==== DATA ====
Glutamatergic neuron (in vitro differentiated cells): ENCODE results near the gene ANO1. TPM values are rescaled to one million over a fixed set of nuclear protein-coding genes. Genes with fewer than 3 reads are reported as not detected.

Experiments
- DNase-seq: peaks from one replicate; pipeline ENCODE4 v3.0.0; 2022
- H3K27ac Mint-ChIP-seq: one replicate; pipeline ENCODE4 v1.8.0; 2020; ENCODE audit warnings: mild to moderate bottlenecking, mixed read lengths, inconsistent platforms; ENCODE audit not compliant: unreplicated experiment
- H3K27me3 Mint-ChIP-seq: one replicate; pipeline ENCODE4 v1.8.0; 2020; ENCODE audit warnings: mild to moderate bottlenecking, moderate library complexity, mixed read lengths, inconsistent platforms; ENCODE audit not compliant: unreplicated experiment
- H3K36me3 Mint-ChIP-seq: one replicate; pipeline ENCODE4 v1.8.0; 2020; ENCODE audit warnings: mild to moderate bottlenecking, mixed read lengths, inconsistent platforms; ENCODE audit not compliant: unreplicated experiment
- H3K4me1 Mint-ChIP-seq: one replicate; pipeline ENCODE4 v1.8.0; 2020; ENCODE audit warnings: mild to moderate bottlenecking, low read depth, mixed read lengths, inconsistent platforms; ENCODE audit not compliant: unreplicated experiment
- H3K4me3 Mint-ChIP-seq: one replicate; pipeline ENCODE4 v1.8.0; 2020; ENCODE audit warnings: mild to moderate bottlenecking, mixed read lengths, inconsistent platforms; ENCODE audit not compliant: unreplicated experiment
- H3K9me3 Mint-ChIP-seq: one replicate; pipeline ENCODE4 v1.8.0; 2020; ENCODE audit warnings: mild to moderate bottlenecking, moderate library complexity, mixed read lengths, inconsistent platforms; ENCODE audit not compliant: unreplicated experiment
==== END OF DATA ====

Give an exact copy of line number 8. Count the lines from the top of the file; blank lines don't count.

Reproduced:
- H3K4me3 Mint-ChIP-seq: one replicate; pipeline ENCODE4 v1.8.0; 2020; ENCODE audit warnings: mild to moderate bottlenecking, mixed read lengths, inconsistent platforms; ENCODE audit not compliant: unreplicated experiment